PwC Tracks Top IT Industry Acquisition Targets for 2016/2017

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PwC Tracks Top IT Industry Acquisition Targets for 2016/2017

PwC's Deal Insights data for 2016 and 2017 indicates that software and IT services sectors will remain attractive targets for corporate acquisitions this year.

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2016 Was a Banner Year for Tech M&A

Last year was an impressive year for technology mergers and acquisitions, PwC data shows. The company counted 1,613 acquisitions, totaling $323.5 billion in cumulative transaction value. While the number of acquisitions was down by 16 percent compared to 2015, the total value was up 3 percent year over year, thanks to a larger number of big deals.

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There Were 61 Deals That Exceeded $1 Billion

According to PwC, 2016 saw an “explosion of multi-billion dollar transactions.” The year saw 61 deals that exceeded $1 billion in value, including 11 that were greater than $5 billion. The number of deals worth $1 billion or more nearly doubled year over year, amounting to $261 billion.

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'Non-Digital Buyers' Snap Up IT Companies

Non-digital buyers, or those that might not have a major online technology presence, were very active last year. In the fourth quarter alone, they bought 167 technology companies. According to PwC, "non-digital buyers" are acquiring technology companies to expedite their “transition into more digital business models.” Those non-digital buyers are most likely to be retail, automotive and healthcare companies.

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Software Is in High Demand

Software proved to be the most sought-after segment last year, with a total of 659 deals. Its deal volume totaled $88.4 billion, topping all other technology industry segments in 2016.

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IT Services Are Important

The IT services segment came in second place in acquisition in 2016, accounting for 512 deals on the year. However, its total deal volume was $61.9 billion, suggesting companies paid less for IT services firms compared to others in different segments.

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Big Investments in Semiconductors

Semiconductor companies weren’t necessarily in high demand, but when they did sell in 2017, they fetched high prices. In fact, fewer than 100 semiconductor companies were acquired last year, but their deal volume reached $78.3 billion, putting them in second place behind software for the most segment spending.

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The U.S. Is Still the Epicenter

The United States is still the place to be for companies hoping to be acquired. During 2016, 1,398 of the more than 1,600 technology companies that were acquired were headquartered in the United States. Europe came in second place with 97 deals. Asia-Pacific tallied 59 deals and Africa/Middle East saw 12 acquisitions.

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Acquisition Multiples Soar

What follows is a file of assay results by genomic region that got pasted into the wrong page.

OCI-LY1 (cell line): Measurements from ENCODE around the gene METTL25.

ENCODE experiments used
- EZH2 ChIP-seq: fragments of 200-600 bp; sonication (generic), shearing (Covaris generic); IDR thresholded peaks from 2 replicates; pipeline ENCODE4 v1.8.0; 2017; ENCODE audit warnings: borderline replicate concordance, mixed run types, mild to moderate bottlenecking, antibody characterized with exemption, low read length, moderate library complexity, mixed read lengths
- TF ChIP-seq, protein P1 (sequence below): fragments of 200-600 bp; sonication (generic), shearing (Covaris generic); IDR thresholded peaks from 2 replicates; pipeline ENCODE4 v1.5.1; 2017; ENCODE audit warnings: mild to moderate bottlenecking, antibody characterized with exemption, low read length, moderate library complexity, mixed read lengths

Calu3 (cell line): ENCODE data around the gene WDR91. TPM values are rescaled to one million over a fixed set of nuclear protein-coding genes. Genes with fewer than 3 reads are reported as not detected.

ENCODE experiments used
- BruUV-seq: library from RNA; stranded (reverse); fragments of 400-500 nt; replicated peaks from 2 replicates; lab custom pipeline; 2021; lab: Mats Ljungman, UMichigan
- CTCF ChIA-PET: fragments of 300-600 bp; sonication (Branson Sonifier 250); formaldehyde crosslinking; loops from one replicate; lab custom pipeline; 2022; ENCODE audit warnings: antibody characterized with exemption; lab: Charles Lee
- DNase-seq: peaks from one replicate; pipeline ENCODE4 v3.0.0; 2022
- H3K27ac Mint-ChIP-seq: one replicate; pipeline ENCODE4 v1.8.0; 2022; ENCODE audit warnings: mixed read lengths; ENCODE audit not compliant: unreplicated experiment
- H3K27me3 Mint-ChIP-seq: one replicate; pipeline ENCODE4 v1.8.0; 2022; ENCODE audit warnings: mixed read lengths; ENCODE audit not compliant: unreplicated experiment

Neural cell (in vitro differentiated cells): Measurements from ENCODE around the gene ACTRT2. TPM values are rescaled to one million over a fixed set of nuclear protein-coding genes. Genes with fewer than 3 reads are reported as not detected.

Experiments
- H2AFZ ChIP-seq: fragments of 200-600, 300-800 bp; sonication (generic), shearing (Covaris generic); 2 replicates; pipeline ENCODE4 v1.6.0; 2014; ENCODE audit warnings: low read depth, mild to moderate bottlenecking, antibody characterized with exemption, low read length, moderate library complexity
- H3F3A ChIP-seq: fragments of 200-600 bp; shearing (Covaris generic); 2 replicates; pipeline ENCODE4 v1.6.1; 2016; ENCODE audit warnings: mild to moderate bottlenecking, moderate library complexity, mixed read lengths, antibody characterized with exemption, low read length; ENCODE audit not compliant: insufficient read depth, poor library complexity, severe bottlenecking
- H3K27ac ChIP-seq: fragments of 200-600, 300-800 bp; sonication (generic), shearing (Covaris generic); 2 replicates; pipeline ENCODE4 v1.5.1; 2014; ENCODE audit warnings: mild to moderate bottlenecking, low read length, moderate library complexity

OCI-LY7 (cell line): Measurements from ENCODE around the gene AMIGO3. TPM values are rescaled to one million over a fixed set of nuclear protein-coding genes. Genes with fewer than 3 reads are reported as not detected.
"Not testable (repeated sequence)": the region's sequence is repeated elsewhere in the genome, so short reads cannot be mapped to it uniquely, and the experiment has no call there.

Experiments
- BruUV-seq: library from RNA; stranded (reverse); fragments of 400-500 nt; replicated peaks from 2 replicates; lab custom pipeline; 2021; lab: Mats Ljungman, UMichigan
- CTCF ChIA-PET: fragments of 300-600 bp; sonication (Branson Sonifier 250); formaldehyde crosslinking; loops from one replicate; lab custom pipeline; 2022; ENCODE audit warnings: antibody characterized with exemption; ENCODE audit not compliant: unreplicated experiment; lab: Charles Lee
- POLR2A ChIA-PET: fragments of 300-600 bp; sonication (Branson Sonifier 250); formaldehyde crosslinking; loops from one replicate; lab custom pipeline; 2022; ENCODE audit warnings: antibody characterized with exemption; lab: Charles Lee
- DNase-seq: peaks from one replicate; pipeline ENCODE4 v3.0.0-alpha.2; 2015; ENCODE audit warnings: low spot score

Multiples, or the metrics by which companies are acquired, were up in 2016. According to PwC, the Software segment’s revenue multiple led all others at 3.5x. It also was tops in earnings before interest, taxes, depreciation and amortization (EBITDA), where its multiple stands at 18.8x. Hardware companies fetch the smallest multiples with values based on revenue at 1.4x and EBITDA at 12.2x.

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Software Acquisitions in 2017 Will Continue

While PwC didn’t put an actual figure to it, the company says technology buyers will be eyeing software companies foremost in 2017. They suspect buyers will focus on software firms operating in the cloud and artificial intelligence.

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Expect to See More Buyers in 2017

Although multiples are rising and competition is already fierce for technology companies, PwC doesn’t see the acquisition trend slowing anytime soon. Quite the contrary: The consulting firm says more buyers—including private equity companies, non-digital buyers and others—will be looking for targets in the new year. But PwC doesn’t anticipate any big semiconductor acquisitions in 2017.

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An Inside Look at the Best Flexible Job Categories

Not everyone is looking for a full-time position in a traditional 9-to-5 role. And that’s where FlexJobs comes in. FlexJobs is a repository where companies can post their job listings for job seekers in search of new positions that don’t fit the typical full-time mold, such as telecommuting, freelance, part-time and flexible-schedule jobs. It also provides research data that could be valuable to people exploring the job market. In its latest research report, FlexJobs sheds light on the most sought-after job categories, including those in the IT industry, as well as the positions job seekers are most likely to apply for through its service. The data shows IT positions are still in high demand, and those working in software development are most likely to find a position that suits their desires. The report also shows how job trends are changing. This slide show looks at the job market across...
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